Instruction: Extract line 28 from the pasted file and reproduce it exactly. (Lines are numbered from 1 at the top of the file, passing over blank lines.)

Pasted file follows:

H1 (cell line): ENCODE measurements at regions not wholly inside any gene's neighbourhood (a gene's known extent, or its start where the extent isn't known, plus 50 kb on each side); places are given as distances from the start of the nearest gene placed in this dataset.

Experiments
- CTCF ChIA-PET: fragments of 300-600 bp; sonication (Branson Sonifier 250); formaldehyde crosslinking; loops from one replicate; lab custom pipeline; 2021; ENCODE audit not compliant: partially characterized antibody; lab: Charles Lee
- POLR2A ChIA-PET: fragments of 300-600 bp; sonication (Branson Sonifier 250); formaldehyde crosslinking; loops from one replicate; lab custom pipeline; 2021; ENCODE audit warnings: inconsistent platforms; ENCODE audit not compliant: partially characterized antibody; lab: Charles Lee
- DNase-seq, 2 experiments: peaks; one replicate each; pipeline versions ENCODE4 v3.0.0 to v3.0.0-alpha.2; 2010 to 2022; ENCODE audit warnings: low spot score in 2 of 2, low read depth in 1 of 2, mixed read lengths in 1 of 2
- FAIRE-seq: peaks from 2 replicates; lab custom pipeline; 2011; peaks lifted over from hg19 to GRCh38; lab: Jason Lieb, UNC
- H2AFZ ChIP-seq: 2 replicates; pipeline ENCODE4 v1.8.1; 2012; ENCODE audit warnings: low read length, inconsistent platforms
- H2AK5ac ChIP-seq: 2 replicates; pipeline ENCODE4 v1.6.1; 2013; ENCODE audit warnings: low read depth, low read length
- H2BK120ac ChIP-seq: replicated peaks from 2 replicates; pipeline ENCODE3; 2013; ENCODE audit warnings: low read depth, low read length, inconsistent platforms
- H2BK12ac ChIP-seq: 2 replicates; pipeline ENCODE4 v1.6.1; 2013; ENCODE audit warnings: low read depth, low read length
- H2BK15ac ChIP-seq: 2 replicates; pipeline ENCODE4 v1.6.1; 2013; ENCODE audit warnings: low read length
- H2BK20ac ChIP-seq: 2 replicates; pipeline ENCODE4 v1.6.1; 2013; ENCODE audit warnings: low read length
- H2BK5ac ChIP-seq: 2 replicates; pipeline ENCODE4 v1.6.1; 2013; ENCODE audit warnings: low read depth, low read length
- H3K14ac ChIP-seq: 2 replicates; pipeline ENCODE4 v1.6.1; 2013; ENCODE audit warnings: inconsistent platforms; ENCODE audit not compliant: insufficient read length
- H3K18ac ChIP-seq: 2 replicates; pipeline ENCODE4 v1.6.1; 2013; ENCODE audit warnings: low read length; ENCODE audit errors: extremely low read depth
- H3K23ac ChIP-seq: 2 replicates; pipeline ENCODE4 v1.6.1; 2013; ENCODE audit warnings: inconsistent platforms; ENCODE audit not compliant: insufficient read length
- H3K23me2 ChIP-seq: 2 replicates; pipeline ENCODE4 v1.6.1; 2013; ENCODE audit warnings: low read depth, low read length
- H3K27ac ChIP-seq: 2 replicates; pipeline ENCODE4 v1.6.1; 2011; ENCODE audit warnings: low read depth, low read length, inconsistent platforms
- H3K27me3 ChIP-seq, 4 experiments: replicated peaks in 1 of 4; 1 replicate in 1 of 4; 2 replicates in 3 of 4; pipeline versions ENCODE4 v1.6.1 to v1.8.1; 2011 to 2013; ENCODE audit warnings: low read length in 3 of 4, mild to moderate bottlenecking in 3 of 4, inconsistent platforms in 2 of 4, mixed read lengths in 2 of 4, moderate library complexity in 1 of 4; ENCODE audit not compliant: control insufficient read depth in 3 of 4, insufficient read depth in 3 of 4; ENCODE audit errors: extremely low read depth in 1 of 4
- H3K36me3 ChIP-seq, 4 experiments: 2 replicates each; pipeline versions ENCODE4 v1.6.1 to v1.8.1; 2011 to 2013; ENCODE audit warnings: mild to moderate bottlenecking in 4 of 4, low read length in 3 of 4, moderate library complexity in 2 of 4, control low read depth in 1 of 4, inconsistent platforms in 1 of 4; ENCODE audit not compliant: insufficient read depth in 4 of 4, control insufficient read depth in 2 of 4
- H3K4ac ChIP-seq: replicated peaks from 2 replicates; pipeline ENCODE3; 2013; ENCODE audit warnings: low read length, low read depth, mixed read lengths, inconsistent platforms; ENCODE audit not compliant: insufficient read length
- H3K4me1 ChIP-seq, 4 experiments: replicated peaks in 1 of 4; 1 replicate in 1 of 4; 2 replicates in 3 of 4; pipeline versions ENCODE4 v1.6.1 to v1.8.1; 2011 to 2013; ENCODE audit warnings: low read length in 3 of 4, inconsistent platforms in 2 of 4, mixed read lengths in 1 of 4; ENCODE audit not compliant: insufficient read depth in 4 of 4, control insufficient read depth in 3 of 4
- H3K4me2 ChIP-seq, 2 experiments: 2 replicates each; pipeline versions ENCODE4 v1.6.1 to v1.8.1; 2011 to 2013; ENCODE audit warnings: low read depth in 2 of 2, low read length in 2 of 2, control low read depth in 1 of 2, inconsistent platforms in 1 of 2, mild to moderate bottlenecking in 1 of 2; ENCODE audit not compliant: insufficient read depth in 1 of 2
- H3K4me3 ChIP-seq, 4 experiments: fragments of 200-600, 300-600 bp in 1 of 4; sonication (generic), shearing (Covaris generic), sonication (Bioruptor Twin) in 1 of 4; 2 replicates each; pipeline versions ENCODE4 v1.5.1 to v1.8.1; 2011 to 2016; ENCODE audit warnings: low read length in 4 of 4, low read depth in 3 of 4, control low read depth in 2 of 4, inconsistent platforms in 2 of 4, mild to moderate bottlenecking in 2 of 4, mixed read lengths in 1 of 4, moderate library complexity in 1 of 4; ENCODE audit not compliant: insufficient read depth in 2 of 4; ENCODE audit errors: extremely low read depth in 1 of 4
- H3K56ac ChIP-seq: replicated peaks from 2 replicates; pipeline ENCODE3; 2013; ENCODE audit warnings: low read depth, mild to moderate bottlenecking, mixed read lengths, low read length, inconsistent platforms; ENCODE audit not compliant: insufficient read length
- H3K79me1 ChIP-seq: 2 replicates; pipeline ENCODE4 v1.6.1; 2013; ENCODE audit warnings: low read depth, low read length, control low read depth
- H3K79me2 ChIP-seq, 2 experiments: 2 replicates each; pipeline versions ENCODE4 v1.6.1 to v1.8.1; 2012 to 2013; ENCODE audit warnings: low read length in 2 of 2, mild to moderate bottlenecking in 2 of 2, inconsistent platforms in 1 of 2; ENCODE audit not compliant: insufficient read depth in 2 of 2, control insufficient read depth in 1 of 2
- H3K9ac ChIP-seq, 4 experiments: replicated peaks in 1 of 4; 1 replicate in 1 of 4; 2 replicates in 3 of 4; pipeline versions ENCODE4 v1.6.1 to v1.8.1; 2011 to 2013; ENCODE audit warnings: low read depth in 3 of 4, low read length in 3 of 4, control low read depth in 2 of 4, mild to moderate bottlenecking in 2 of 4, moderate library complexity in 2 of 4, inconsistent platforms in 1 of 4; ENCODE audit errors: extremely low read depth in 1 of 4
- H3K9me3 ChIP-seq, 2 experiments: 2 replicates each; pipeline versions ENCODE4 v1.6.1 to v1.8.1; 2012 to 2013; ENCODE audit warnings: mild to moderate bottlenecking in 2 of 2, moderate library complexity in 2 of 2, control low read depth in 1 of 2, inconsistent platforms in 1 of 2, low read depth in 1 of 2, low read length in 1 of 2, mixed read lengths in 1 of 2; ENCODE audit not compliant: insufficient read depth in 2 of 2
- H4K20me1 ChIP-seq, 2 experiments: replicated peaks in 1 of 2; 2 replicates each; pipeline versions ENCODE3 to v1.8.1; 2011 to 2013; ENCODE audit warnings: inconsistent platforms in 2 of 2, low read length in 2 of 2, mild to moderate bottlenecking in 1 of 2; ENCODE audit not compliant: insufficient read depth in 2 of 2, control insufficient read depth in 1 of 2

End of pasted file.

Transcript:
- H3K9ac ChIP-seq, 4 experiments: replicated peaks in 1 of 4; 1 replicate in 1 of 4; 2 replicates in 3 of 4; pipeline versions ENCODE4 v1.6.1 to v1.8.1; 2011 to 2013; ENCODE audit warnings: low read depth in 3 of 4, low read length in 3 of 4, control low read depth in 2 of 4, mild to moderate bottlenecking in 2 of 4, moderate library complexity in 2 of 4, inconsistent platforms in 1 of 4; ENCODE audit errors: extremely low read depth in 1 of 4